Pig Hearts Kept Alive Outside The Body For More Than 24 Hours Offers Hope For Many Humans Needing A Transplant

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56 years after the first human-to-human heart transplantation, more than 5,000 hearts are transplanted each year around the world. This number is far from enough to give a new heart to everyone who needs one, with up to 50,000 people needing one at any time. Depending on how ill they are and physiological and logistical factors, candidates may wait for years. A bottleneck is the availability of suitable donor hearts – partly due to the very short time window for transplantation once the heart is removed from the deceased donor.

The current ‘gold standard’ for preserving donor hearts is cold static storage (CSS), where hearts are kept on ice until transplantation. Transplantation is most successful when CSS lasts less than six hours, before the heart or its blood vessels undergo damage. Periods up to 12 hours are sometimes possible, but require mechanical life support such as extracorporeal membrane oxygenation (ECMO) for several days on the recipient. Prolonging the storage period beyond six hours without the need for ECMO would thus be a medical breakthrough.

Now, researchers publishing in Frontiers in Cardiovascular Medicine have shown it’s possible to keep transplanted pig hearts alive outside the body for more than 24 hours using a process called normothermic ex-vivo heart perfusion (NEHP).

“If translated to humans, this would be a major improvement to the six-hour-long time window in standard clinical practice,” said Dr Robert Bartlett, an emeritus professor and head of the Extracorporeal Life Support Laboratory at the University of Michigan Medical School at Ann Arbor.

Keep it pumping

NEHP means that hearts, once removed from their donor, are kept in a partly physiological state at room temperature by pumping oxygenated, nutrient-rich fluid (‘perfusate’) derived from blood plasma through them until transplantation. Drugs and tissue-repairing stem cells can be delivered to the heart through the perfusate. Currently, the only variant of NEHP approved for clinical use by the US Food and Drug Administration is Transmedics-OCS, which like CSS is limited to six hours.

Over the past seven years, the Extracorporeal Life Support Laboratory has worked on steadily extending the shelf-life of donor hearts through improvements to NEHP. Their previous experiments have shown that a critical step is to filter the perfusate to remove all molecules smaller than 26 kilodalton. Without this, for unknown reasons, hearts quickly become unusable for transplantation.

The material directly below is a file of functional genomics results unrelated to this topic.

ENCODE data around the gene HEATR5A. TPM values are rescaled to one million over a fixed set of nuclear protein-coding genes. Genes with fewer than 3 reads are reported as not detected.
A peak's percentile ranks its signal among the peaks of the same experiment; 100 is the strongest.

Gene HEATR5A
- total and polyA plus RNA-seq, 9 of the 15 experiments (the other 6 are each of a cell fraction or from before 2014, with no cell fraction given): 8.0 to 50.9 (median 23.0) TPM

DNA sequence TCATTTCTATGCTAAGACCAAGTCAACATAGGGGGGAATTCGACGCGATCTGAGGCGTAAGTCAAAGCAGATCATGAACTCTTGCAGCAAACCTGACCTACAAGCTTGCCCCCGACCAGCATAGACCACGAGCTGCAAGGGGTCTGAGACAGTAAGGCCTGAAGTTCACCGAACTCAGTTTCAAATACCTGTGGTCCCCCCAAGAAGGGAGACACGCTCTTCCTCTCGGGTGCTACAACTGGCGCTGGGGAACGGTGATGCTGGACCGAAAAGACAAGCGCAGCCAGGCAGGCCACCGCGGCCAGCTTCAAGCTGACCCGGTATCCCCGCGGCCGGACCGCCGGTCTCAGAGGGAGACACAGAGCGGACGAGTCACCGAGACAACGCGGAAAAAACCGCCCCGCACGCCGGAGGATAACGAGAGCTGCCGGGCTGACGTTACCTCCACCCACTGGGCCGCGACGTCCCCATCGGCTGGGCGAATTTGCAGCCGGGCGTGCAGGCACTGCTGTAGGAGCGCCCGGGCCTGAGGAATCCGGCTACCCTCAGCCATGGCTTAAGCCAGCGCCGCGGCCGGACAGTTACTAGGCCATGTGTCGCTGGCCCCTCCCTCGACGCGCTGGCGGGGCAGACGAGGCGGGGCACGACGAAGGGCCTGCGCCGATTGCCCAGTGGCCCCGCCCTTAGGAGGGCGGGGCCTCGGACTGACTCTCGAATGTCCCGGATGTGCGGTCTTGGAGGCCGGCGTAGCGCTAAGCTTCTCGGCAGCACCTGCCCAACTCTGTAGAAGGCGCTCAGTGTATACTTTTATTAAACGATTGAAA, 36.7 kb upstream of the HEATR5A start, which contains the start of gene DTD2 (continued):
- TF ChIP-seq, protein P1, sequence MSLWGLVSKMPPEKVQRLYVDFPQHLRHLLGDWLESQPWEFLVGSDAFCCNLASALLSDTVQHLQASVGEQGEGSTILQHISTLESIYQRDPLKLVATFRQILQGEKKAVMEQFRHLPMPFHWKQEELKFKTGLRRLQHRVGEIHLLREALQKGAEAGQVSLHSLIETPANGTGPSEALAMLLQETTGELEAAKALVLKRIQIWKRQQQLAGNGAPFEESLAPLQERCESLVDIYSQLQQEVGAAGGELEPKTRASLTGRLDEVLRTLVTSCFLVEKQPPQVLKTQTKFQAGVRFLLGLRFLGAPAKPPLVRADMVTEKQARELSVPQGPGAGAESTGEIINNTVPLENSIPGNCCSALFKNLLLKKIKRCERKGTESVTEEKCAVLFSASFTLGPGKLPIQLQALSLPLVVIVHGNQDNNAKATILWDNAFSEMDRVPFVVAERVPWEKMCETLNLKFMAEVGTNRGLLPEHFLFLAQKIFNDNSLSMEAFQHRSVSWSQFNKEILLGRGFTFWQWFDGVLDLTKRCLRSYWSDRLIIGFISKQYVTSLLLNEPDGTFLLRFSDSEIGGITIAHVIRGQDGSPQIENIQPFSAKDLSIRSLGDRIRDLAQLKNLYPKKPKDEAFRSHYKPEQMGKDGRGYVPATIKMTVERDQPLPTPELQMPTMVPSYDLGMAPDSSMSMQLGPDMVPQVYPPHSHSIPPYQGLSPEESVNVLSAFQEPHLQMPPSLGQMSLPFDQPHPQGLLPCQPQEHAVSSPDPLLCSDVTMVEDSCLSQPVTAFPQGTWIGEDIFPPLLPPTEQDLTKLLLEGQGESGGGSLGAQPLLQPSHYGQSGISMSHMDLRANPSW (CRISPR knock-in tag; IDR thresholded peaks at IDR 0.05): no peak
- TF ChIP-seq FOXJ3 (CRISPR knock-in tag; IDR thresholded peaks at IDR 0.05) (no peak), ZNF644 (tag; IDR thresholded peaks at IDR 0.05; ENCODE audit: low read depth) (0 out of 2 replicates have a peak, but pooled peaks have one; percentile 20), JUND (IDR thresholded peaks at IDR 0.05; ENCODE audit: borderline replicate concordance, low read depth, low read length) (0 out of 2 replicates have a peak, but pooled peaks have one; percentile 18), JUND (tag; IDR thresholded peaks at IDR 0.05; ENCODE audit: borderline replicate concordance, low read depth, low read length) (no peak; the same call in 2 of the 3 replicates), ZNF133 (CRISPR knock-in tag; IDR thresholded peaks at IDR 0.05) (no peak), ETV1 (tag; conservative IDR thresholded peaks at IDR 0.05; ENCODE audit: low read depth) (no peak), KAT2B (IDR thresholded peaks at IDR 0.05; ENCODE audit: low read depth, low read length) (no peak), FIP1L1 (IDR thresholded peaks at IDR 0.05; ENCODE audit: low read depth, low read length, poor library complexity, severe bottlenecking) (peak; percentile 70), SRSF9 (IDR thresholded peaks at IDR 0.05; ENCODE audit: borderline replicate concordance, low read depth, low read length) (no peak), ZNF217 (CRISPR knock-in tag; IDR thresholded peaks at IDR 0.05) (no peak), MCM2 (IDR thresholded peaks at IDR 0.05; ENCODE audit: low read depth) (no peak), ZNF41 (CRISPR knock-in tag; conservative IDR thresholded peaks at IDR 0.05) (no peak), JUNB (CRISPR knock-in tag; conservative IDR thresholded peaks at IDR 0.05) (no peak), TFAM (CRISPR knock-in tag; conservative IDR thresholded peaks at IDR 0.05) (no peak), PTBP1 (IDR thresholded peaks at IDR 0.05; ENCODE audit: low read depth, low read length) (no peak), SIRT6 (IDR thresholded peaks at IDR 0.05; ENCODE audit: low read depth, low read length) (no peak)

Here, Bartlett and his colleagues kept the hearts of 30 immature and 10 juvenile pigs alive for various periods with experimental variants of NEHP. For example, the perfusate for all donor hearts was a solution of blood plasma and packed red blood cells (from additional healthy pigs), electrolytes, glucose, and antibiotics. The perfusate was pumped through the heart at a mean rate of 0.7 milliliter per minute per gram heart weight, and replaced every 60 minutes.

HEHP – with a difference

They then compared the effects between three variants: NEHP with hemofiltration to continuously purify the perfusate and remove toxins (10 immature pig hearts); NEHP where the plasma component in the perfusate was exchanged continuously (five immature hearts); and control NEHP without modifications (15 immature hearts).

To test these methods on larger hearts, they also used NEPH with hemofiltration on five hearts from juvenile pigs, and NEPH with an additional modification (intermittent left atrial perfusion or iLA) on a further seven hearts from juveniles, to monitor heart function. In iLA, a fixed volume of blood is injected into the left atrium at regular intervals, to test its continued power to eject this blood.

The authors monitored the health of the preserved hearts in real time by visually checking its contractility, rhythm, color, and edema, and by measuring the concentration of lactate (a by-produce of cellular damage) every hour. Each heart was maintained until it went into asystole or arrhythmia, showed minimal systolic blood pressure in the left ventricle, or showed elevated lactate concentrations for at least two hours.

Strong improvements

All control hearts died between 10 and 24 hours after removal from the donor, while all hearts that had been maintained with modifications to standard NEPH survived for the full 24 hours. The authors conclude that hemofiltration, plasma exchange, and iLA are major improvements that enable the routine preservation of hearts to beyond one day. Which of the latter three methods is better can’t be answered yet.

“I think the major difference will be when we extend our experiments beyond 24 hours, where perhaps plasma exchange is better as larger toxins can be removed. iLA also seems a major improvement, as in principle it would allow NEPH to be used on hearts that have suffered injuries or have borderline function in the donor,” said Bartlett.

More hearts available for transplantation

“This work could ultimately increase the donor pool. First, by extending the preservation time, thus overcoming limitations due to logistics. Second, by giving an objective assessment of the viability of each potential donor heart, to reduce the number that currently aren’t used when it’s not clear how well they function inside the donor,” said Dr Alvaro Rojas-Pena, a research investigator at the same institute and the corresponding author of the study.

“The major challenge for clinical application will be the validation of the methods in humans. To this end, we have started to work with human hearts rejected for transplantation,” said Rojas-Pena.

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